Should Have Stayed Longer
Eventually, we arrived at the Ladysmith Guesthouse in Ullapool. Ullapool was a quaint little town with the main street running right along the harbor. Mountains embraced the town right up to the water. Simply charming. Yet again, we booked only one night and could have spent more. The guesthouse was outstanding and breakfast was made to order. Why is it that we don’t eat more mushrooms, tomatoes, and salmon for breakfast in the States? The owners were very friendly and we had a nice long chat before we boarded the Scottish Porsche for the long-short ride to Lochcarron. We waved goodbye and put her in gear.
Stay on the Left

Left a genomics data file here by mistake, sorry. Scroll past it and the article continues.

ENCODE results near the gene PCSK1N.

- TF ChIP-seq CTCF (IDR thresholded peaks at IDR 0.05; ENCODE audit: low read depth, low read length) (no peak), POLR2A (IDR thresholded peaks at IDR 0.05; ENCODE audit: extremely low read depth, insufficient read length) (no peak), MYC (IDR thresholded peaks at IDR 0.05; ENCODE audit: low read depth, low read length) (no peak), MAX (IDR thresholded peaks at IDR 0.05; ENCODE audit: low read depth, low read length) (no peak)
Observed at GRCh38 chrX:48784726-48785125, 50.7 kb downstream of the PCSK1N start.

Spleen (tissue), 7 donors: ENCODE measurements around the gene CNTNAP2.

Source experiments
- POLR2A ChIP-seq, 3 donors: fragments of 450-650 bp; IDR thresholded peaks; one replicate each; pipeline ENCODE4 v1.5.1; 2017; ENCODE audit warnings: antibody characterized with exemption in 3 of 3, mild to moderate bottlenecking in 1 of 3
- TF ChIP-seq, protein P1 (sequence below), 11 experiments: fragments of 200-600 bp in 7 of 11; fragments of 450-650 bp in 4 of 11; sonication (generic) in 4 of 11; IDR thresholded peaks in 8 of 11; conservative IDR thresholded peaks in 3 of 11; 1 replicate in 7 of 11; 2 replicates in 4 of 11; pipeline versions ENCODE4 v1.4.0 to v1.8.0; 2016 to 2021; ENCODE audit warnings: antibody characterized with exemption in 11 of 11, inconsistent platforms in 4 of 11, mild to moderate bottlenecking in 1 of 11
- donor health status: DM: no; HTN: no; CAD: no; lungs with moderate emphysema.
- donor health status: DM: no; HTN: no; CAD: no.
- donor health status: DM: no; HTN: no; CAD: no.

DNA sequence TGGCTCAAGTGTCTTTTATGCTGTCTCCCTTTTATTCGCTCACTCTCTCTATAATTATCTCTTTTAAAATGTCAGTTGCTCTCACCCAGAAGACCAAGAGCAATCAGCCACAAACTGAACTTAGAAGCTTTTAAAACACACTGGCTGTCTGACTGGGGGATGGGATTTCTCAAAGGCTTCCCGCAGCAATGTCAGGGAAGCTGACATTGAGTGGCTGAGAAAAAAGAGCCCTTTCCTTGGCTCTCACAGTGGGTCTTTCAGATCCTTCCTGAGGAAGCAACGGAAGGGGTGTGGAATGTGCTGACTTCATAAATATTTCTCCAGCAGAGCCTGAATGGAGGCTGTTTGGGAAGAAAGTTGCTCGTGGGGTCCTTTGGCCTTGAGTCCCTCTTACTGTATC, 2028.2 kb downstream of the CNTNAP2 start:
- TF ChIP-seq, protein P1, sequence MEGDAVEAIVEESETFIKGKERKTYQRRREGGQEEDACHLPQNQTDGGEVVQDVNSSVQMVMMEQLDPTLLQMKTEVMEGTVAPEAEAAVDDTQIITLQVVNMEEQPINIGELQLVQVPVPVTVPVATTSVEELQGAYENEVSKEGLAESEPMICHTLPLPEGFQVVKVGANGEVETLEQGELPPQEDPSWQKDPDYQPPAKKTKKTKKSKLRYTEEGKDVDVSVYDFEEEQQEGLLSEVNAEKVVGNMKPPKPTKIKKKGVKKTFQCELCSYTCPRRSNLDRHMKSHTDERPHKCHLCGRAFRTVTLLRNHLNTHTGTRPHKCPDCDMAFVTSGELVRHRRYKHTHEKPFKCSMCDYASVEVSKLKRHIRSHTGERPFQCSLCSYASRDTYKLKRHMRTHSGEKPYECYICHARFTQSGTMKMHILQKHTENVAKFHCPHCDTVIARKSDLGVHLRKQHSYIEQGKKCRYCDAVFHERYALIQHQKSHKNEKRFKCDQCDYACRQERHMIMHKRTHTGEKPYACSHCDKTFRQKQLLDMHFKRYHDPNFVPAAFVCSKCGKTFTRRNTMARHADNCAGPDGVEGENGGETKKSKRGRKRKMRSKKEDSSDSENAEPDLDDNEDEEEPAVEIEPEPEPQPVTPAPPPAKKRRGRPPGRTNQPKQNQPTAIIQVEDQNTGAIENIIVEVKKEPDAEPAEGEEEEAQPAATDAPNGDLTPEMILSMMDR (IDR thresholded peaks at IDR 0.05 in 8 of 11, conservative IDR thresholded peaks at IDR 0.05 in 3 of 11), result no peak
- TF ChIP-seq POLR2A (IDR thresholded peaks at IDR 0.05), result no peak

We had a beautiful day for a drive and photos. Surprisingly, the weather behaved and we were able to sit outside along the route for our lunch break. The highlight of the drive was the Applecross pass. It was a bit of white-knuckle-inducing, drop-offing, winding, single track. You never wanted to be the car having to reverse if you met a traveler coming from the other direction in between pull-outs. In that respect, we were lucky but wound up in a bit of a jam very close to the summit. It was a little sketchy but once the American – or tourist hailing from a drive-on-the-right country – put their car back on the left side of the pull-out where it belonged, all was well. We admired the view from the summit then trundled down into Lochcarron where our B&B for the next two nights was located.